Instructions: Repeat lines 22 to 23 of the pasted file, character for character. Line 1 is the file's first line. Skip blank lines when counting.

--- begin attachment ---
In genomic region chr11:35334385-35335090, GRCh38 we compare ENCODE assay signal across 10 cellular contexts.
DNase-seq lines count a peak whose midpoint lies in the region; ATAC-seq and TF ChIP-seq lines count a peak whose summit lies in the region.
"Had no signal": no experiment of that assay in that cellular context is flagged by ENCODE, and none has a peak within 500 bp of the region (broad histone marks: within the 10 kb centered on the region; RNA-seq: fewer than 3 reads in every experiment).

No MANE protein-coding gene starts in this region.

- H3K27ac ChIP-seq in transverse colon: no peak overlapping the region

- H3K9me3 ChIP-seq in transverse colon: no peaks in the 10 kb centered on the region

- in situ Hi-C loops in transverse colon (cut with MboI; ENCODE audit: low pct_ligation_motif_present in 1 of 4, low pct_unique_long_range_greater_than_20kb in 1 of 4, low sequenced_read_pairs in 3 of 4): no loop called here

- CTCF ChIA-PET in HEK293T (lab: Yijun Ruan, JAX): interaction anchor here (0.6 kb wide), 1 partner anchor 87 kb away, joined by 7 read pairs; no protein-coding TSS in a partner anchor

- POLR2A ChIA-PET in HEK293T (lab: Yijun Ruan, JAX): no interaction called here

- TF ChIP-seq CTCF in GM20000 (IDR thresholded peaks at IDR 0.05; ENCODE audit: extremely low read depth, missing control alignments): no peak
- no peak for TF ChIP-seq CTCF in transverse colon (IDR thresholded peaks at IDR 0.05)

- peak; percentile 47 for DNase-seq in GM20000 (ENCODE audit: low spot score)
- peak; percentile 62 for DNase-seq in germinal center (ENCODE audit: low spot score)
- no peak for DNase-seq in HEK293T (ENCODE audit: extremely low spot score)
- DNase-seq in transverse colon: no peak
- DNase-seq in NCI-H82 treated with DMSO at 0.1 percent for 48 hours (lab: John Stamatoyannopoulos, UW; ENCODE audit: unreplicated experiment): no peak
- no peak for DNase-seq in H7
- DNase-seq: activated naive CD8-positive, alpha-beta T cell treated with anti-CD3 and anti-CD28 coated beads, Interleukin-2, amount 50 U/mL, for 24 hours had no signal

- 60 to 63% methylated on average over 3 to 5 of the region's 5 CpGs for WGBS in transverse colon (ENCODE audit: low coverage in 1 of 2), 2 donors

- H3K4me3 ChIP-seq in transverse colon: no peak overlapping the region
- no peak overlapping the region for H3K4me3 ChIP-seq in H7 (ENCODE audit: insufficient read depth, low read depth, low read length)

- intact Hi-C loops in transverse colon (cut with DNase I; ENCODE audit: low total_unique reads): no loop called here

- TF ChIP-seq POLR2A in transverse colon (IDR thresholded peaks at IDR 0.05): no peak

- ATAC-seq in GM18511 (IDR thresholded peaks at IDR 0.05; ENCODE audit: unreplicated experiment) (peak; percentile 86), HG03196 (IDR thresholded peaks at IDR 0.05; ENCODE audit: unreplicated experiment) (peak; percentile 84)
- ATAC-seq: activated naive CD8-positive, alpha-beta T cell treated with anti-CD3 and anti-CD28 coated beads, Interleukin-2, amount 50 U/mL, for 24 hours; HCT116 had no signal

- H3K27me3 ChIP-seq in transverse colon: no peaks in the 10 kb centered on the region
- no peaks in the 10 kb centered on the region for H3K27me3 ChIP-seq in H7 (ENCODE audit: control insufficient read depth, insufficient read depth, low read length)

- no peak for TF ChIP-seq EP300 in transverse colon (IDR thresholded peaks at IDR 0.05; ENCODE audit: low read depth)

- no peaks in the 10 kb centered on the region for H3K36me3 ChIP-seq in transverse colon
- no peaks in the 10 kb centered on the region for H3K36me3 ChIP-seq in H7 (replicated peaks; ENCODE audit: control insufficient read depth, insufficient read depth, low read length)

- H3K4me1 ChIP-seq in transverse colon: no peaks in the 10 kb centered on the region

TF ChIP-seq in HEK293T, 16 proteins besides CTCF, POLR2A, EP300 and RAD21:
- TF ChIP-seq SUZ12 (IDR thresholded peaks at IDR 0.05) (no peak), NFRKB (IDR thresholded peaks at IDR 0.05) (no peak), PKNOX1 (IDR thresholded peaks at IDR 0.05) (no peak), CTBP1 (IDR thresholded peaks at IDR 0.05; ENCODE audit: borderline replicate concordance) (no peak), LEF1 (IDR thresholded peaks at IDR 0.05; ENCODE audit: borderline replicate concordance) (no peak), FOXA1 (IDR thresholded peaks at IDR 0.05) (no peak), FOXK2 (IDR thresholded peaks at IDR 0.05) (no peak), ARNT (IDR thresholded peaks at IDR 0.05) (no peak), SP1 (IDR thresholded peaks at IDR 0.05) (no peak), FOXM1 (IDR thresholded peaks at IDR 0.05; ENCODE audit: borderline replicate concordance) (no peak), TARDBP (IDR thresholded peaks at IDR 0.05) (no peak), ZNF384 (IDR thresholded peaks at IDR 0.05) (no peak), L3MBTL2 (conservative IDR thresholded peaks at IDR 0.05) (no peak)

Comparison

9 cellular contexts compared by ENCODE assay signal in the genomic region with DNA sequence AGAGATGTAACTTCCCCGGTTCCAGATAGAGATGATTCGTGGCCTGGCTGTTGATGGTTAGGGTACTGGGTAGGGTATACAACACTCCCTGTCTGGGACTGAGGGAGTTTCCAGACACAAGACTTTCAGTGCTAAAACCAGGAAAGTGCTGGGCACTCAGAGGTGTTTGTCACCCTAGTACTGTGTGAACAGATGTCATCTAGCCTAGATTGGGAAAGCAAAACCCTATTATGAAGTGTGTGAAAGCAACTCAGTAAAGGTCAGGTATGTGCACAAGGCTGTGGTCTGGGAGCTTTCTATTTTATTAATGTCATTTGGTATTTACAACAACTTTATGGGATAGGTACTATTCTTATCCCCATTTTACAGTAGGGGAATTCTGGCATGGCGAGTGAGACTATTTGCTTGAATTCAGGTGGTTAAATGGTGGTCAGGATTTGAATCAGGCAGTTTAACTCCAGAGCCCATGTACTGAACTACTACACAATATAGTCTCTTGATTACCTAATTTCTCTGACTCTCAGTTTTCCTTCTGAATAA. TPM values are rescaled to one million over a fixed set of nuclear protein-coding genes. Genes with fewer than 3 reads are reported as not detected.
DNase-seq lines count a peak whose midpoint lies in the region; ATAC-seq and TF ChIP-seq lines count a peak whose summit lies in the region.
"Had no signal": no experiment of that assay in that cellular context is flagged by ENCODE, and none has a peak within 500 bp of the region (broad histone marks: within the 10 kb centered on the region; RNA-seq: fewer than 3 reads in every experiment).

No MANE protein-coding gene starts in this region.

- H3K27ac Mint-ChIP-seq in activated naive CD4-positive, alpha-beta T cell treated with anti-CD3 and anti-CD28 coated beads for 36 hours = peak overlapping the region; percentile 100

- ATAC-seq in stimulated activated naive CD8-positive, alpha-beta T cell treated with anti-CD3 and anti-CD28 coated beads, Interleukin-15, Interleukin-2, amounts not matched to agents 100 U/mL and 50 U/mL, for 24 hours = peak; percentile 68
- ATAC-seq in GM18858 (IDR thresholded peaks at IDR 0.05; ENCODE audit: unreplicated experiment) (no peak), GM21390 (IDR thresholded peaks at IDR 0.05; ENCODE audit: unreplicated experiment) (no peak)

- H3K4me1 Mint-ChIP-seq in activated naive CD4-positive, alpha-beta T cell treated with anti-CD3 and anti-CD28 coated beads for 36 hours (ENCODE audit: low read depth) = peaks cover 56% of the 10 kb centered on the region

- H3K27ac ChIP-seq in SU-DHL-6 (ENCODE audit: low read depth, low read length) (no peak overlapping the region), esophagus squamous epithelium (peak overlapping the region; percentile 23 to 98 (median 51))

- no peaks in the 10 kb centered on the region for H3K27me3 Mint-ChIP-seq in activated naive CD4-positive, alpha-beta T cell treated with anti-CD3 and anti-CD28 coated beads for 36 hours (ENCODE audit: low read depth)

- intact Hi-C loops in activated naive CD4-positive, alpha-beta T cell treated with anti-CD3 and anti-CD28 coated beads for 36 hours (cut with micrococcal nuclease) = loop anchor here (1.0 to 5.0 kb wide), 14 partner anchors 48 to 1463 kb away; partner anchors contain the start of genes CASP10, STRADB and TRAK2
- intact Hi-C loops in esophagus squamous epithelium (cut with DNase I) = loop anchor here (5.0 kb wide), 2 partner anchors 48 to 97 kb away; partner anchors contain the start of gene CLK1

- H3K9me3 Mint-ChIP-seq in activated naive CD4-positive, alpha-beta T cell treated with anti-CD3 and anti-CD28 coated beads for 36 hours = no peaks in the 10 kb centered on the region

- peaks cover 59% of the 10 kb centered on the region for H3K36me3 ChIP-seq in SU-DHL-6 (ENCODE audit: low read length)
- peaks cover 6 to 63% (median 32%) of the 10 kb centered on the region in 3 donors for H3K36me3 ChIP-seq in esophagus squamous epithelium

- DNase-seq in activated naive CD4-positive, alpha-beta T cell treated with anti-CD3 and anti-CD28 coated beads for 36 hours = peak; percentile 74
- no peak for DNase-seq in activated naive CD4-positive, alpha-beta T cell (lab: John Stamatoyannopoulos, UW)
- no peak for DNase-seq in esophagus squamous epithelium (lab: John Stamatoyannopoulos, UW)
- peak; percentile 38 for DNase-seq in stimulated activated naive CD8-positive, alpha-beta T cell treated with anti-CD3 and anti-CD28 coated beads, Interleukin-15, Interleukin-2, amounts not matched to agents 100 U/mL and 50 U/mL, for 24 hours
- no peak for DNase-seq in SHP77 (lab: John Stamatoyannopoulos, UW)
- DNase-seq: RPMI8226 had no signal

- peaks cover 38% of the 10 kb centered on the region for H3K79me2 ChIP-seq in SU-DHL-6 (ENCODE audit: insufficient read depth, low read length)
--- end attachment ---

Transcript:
- intact Hi-C loops in transverse colon (cut with DNase I; ENCODE audit: low total_unique reads): no loop called here

- TF ChIP-seq POLR2A in transverse colon (IDR thresholded peaks at IDR 0.05): no peak